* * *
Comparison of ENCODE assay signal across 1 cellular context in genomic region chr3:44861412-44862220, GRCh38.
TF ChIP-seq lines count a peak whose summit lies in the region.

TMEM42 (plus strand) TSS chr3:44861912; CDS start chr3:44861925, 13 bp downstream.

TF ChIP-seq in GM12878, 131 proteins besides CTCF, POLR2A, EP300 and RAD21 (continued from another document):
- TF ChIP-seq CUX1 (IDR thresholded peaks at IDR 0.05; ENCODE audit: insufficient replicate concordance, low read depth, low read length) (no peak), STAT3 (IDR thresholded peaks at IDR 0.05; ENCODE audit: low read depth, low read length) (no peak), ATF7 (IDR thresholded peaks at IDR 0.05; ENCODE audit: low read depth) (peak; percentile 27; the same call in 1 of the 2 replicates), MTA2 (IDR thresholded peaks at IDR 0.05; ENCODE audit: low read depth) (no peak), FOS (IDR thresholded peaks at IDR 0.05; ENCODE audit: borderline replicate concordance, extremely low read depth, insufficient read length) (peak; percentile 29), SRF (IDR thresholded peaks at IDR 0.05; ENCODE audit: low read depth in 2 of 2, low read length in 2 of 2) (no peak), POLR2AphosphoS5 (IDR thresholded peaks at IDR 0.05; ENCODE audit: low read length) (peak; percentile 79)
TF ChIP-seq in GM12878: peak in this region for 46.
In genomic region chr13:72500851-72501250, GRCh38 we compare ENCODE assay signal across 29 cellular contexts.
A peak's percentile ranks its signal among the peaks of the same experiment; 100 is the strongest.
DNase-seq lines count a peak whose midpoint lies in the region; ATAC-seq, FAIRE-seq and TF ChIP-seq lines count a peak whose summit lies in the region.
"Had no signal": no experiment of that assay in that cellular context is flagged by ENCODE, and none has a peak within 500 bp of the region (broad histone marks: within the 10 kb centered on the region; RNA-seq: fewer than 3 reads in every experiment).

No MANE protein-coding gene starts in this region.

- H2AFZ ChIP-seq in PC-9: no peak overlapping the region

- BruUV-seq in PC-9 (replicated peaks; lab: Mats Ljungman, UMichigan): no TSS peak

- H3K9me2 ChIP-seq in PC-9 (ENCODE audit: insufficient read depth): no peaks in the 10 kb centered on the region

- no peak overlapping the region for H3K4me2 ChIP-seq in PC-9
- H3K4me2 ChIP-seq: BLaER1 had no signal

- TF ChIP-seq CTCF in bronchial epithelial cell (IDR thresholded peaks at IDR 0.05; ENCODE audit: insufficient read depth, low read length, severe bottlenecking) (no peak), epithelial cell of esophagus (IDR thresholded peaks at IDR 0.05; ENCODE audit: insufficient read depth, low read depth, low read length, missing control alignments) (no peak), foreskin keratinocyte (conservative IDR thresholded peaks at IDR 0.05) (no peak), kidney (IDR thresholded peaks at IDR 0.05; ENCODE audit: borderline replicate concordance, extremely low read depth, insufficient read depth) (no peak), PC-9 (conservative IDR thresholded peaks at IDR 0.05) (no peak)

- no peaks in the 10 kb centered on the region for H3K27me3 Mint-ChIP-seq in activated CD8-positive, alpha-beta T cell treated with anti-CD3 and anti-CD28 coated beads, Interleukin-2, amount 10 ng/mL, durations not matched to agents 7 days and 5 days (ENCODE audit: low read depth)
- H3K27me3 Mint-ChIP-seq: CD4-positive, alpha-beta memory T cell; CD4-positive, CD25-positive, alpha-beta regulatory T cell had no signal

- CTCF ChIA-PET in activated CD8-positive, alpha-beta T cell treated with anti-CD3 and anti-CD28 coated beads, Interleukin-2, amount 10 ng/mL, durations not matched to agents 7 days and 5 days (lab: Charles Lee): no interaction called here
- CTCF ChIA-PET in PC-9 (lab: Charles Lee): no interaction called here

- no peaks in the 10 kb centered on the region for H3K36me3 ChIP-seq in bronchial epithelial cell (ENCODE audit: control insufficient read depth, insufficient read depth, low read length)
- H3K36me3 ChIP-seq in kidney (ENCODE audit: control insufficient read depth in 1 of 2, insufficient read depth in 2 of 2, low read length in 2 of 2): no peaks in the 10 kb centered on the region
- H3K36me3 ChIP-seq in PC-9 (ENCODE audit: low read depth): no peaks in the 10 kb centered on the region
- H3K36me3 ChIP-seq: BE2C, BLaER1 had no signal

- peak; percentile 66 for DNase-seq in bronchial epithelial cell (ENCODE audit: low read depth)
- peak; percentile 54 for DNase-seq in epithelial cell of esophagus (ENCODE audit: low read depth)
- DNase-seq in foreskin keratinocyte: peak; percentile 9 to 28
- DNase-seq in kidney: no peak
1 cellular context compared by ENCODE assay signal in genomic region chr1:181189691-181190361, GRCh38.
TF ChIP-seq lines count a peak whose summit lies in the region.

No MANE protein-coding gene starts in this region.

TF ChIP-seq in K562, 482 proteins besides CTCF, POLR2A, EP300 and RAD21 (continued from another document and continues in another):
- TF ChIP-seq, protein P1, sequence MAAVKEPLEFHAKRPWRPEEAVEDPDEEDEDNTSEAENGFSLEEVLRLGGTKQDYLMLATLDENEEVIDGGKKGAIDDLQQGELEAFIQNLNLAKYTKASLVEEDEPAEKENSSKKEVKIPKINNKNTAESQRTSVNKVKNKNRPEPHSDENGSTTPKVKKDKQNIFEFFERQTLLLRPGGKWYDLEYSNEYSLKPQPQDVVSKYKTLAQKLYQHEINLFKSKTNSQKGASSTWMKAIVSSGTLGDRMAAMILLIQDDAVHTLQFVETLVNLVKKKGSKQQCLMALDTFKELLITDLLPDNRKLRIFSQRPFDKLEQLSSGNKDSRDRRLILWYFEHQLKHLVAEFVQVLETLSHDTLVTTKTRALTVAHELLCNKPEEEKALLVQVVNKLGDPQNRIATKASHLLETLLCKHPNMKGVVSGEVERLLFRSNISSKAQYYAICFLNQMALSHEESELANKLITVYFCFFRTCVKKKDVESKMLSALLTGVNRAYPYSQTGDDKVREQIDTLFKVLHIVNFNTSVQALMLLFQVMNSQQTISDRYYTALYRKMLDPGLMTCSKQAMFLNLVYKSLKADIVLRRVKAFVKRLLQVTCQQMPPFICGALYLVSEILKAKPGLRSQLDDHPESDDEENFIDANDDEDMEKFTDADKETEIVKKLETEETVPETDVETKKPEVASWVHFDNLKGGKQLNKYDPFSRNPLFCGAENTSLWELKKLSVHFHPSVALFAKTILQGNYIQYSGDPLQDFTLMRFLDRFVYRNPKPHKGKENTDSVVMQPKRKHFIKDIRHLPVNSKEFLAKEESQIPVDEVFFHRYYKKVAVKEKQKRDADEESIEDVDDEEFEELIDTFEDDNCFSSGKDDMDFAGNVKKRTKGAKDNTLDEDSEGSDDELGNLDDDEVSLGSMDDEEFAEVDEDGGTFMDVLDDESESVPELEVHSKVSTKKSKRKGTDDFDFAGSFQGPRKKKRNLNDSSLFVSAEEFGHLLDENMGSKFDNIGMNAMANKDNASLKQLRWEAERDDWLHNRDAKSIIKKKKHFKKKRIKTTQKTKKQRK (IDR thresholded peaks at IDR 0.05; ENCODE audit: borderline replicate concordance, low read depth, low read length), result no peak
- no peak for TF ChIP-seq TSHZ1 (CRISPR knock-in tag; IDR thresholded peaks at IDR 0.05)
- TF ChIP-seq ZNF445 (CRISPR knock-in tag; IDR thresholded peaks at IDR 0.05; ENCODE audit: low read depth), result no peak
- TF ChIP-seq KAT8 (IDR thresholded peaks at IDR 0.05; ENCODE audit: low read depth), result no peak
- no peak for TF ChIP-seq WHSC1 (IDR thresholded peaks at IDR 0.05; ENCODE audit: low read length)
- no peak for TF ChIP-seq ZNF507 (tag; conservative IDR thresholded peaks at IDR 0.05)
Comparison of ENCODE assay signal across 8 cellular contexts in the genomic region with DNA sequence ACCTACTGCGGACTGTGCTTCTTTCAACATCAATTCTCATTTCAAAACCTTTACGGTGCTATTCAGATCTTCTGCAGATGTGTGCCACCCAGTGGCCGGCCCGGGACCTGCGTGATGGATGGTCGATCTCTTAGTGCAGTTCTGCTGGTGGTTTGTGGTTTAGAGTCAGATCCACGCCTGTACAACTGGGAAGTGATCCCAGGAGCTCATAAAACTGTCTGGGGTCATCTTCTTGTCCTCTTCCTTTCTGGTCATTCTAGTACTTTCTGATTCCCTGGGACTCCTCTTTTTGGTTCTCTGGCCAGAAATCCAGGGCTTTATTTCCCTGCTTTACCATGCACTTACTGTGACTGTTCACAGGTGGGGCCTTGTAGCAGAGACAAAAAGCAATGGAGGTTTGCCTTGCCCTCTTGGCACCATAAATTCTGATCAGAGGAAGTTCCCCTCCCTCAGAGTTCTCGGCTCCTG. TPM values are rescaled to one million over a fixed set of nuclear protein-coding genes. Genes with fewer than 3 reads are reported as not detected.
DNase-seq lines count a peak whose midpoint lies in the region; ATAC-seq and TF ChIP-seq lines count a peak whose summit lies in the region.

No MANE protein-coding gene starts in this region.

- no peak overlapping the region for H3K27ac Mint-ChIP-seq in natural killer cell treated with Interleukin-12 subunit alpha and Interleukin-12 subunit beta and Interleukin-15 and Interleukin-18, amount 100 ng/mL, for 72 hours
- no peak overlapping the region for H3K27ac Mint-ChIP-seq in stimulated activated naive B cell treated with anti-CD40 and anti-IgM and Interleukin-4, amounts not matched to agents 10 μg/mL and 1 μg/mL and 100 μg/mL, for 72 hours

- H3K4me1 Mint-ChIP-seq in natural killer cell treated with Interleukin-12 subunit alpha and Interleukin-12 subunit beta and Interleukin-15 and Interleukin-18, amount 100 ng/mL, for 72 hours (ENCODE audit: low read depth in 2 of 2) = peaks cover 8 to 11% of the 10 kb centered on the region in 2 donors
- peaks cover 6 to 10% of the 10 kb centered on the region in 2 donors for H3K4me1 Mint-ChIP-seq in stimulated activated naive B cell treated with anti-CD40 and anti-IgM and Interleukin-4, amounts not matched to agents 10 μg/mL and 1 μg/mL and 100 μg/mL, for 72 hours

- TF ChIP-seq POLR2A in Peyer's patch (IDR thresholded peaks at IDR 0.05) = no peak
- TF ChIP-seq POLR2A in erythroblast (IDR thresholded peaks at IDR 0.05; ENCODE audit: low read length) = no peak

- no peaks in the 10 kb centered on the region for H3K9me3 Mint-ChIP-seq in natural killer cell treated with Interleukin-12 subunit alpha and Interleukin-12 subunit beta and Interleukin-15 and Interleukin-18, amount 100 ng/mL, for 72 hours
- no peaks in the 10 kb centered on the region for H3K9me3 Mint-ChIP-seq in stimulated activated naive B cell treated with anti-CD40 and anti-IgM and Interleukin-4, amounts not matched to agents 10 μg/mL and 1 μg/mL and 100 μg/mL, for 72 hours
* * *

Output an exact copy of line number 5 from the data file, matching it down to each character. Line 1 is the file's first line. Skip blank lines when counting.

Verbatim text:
- TF ChIP-seq CUX1 (IDR thresholded peaks at IDR 0.05; ENCODE audit: insufficient replicate concordance, low read depth, low read length) (no peak), STAT3 (IDR thresholded peaks at IDR 0.05; ENCODE audit: low read depth, low read length) (no peak), ATF7 (IDR thresholded peaks at IDR 0.05; ENCODE audit: low read depth) (peak; percentile 27; the same call in 1 of the 2 replicates), MTA2 (IDR thresholded peaks at IDR 0.05; ENCODE audit: low read depth) (no peak), FOS (IDR thresholded peaks at IDR 0.05; ENCODE audit: borderline replicate concordance, extremely low read depth, insufficient read length) (peak; percentile 29), SRF (IDR thresholded peaks at IDR 0.05; ENCODE audit: low read depth in 2 of 2, low read length in 2 of 2) (no peak), POLR2AphosphoS5 (IDR thresholded peaks at IDR 0.05; ENCODE audit: low read length) (peak; percentile 79)